Playing cards have hierarchy too, but are they essential?


Decks of cards can patently be a basic tool of your trade. But, have there ever been changes to the deck of cards? How did cards come to have Kings, Queens, and jacks? We can notice gender hierarchy and race differences in them. We can see that the King has a higher position than the Queen and that the King, Queen, and Jack are white. Instead of muddling and snarling up the sex and race inequality argument, why don’t we cut out the gender and race aspect all the way and bring in a universal, comprehensive known ranking system? 

A walk through the history of playing cards

Since its origin, playing cards have undergone a far-reaching and progressive transformation. The earliest source of playing cards was cropped up in 10th-century Chinese literature. They first appeared in Europe in the 1370s, most probably in Italy or Spain, and as imports or chattels of merchants from the Islamic Mamluk dynasty.

Some people contend that the deck has no classification and ranking. But the fact that the King is the most significant face card, and it transcends the Queen, seems appalled. The problem is in the portrayal of gender, which adds to a prevalent belief that men are superior and of a higher standard than women. It has a majorly unfavorable impact on the way of thinking and the way we perceive and apprehend the world around us. 

The French fabricated woodblock for each of the three royals and stencilled them to print the cards. They were thus able to churn out more than the German card makers, and hence the French design became the caliber. Around this time, the French card masters began the practice of assigning identities to the royals portrayed on the cards. Every court card was named and given identities and then later printed.

Whether you are looking for a game to play with your children or a night in with your friends, card games can serve as a spiffing tool for entertainment. There are varieties of card games that you can play for different age groups, events, and gatherings. Most of them are folk games, with their rules passed on from each generation. One of their notable attractions is that they are neither completely mindless nor inordinately analytical but provide suitable stability in chance and skill. Some of the well-known card games are Blackjack, Poker, Snap, Go Fish, Hearts, Solitaire, and Gin Rummy.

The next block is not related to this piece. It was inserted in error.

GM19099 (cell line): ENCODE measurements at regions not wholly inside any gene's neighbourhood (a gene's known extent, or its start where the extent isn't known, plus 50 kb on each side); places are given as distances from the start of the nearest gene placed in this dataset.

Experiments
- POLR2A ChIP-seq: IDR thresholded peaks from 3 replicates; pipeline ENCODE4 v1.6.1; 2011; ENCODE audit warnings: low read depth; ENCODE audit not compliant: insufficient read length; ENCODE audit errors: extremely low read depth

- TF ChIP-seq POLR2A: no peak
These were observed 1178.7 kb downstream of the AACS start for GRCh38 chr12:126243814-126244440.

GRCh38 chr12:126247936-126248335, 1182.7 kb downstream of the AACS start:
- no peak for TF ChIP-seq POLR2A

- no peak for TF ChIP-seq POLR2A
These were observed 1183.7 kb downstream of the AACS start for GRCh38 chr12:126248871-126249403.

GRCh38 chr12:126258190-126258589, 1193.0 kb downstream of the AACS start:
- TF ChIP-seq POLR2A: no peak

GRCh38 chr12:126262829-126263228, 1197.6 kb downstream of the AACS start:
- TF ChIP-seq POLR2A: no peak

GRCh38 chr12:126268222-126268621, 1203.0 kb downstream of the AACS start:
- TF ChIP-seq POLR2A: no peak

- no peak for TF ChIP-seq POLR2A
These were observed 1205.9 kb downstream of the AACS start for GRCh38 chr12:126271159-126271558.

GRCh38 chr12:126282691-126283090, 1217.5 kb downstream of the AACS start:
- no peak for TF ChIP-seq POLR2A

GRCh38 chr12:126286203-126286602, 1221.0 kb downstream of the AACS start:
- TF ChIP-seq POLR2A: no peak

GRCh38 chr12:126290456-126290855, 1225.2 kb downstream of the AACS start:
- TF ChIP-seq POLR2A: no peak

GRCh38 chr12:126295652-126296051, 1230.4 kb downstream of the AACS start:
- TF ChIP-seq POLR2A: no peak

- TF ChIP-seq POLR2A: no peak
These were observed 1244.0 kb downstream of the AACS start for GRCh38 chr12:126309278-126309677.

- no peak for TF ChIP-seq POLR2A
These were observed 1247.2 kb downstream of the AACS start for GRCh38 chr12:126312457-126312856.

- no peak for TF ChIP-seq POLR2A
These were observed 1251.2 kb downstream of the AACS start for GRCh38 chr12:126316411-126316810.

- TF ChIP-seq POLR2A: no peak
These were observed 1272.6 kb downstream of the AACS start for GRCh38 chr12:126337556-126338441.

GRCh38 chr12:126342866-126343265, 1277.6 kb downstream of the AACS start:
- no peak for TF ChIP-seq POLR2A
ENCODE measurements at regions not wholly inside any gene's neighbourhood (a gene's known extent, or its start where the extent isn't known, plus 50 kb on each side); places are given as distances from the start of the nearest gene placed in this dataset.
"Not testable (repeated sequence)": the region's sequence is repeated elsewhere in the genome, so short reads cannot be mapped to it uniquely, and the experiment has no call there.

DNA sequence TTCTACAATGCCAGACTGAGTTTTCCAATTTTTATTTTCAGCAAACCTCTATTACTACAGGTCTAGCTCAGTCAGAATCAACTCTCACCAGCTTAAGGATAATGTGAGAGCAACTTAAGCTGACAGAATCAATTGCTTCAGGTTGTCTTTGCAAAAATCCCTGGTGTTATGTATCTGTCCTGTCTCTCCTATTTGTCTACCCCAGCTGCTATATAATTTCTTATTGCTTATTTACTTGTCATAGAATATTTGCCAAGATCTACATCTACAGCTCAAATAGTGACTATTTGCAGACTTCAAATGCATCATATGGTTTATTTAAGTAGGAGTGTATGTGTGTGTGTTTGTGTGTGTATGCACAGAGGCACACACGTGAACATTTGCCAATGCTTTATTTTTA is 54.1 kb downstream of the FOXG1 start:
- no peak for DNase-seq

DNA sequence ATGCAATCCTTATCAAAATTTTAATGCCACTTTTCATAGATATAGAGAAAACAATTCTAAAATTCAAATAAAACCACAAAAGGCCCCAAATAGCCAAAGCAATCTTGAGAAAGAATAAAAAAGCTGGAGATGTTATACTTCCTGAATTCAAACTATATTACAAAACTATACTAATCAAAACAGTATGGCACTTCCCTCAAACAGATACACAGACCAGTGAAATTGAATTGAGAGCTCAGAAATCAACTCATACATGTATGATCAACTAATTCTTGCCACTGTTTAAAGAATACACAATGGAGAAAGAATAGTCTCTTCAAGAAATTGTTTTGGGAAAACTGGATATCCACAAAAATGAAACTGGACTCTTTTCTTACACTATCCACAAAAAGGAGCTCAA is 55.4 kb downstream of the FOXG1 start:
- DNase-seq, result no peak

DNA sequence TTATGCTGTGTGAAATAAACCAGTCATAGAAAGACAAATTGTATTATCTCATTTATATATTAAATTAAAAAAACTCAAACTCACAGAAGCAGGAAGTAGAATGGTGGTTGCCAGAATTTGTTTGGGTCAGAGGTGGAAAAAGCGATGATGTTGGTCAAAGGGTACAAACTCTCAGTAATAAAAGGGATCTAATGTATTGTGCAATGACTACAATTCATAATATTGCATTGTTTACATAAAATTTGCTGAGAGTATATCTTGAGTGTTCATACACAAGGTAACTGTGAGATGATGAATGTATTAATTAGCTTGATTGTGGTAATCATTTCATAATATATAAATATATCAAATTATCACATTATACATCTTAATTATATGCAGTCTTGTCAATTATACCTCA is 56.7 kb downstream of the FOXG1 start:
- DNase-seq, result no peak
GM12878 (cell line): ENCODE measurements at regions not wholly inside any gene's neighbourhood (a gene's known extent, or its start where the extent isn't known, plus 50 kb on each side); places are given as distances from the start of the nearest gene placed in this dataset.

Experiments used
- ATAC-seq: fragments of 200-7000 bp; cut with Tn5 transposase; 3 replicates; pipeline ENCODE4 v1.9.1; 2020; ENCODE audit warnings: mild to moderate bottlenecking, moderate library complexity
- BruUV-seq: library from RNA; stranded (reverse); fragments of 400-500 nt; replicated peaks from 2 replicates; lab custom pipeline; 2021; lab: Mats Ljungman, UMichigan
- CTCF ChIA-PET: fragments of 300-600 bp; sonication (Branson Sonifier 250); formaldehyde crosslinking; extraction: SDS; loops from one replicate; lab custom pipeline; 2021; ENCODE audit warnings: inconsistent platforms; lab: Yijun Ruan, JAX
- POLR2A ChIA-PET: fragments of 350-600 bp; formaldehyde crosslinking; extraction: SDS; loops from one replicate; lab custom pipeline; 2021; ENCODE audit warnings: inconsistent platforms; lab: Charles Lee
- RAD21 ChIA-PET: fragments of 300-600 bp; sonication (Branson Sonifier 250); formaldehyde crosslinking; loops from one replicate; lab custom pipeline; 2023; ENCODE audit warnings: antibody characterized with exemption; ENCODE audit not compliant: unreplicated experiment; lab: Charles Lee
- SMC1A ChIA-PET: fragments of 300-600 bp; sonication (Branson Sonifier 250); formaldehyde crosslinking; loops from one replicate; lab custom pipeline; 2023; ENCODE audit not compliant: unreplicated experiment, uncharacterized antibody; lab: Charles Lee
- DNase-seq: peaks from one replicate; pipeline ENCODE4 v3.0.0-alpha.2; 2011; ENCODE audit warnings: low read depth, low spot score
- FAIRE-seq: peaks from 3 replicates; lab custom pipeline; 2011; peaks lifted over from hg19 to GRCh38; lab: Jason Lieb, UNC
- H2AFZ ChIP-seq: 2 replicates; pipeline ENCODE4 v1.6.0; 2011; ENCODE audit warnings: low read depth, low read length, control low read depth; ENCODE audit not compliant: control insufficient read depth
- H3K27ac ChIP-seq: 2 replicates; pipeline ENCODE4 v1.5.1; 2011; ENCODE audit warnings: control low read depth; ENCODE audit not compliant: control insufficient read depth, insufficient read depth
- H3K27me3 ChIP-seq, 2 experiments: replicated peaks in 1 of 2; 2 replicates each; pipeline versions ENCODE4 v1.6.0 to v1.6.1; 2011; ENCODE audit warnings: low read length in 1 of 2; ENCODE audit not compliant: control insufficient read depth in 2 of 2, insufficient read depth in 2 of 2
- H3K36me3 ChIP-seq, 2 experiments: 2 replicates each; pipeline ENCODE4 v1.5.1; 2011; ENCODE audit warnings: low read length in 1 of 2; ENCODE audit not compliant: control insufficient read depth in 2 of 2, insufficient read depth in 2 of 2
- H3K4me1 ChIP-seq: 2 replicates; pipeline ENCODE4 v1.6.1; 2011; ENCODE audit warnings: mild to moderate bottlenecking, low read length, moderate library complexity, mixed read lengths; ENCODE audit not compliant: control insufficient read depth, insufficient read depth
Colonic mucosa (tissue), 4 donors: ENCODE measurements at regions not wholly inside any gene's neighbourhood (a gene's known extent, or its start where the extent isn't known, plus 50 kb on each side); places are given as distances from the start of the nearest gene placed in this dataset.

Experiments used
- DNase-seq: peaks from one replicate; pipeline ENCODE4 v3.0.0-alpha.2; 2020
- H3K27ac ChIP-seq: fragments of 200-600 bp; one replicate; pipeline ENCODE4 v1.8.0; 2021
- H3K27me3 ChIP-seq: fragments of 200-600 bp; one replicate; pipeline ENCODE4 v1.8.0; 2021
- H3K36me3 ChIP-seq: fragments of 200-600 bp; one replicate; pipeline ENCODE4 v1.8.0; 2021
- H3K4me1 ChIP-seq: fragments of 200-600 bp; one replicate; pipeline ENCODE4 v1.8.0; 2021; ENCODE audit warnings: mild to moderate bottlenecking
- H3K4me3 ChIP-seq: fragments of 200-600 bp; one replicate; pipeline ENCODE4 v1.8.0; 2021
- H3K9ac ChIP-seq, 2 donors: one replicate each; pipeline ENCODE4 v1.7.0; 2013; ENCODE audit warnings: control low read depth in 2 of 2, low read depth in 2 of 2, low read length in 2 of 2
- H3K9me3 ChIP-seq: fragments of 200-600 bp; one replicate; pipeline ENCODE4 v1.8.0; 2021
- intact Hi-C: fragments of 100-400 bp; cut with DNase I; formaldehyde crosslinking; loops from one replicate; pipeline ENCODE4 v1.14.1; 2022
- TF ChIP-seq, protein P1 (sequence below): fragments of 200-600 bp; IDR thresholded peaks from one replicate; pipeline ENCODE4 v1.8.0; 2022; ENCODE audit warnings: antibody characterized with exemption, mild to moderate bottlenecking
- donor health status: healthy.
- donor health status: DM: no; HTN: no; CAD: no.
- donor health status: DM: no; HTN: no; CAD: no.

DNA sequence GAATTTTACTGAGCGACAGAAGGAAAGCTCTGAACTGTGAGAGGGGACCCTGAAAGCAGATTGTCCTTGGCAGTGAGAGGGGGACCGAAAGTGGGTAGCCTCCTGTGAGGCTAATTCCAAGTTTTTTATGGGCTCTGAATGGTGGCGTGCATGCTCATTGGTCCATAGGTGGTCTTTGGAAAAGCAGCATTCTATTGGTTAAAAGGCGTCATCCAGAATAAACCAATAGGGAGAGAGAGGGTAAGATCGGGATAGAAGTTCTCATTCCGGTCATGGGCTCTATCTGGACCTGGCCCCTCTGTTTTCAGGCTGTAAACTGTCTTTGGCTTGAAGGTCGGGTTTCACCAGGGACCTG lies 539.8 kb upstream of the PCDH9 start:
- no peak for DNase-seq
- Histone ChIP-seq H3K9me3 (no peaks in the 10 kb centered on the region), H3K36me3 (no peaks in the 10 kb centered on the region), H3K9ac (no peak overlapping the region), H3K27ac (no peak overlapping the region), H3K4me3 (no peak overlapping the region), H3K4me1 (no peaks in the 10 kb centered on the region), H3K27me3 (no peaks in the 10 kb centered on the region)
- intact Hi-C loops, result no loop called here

Gold, Silver and Bronze cards

Mark Gilray created the first-ever set of playing cards where female face cards are not outclassed by men. He came up with an idea where the Queen becomes ‘Kween’, and is now sitting on top in the rankings in a standard deck of cards. 

As this system has also been striking popularity and recognition in the Dutch media, changes are expected to happen in the casinos as well. Indy Mellink, from Voorburg, designed her edition where she used Gold, Silver, and Bronze instead of King, Queen, and Jack. She created an alternative version of the idea, and people can gradually get used to it. Dutch casinos might have intentions to pick this up and try to carry this out. This change could transition the way we play card games and be exemplary of our time that aims towards a world without any gender-bias.


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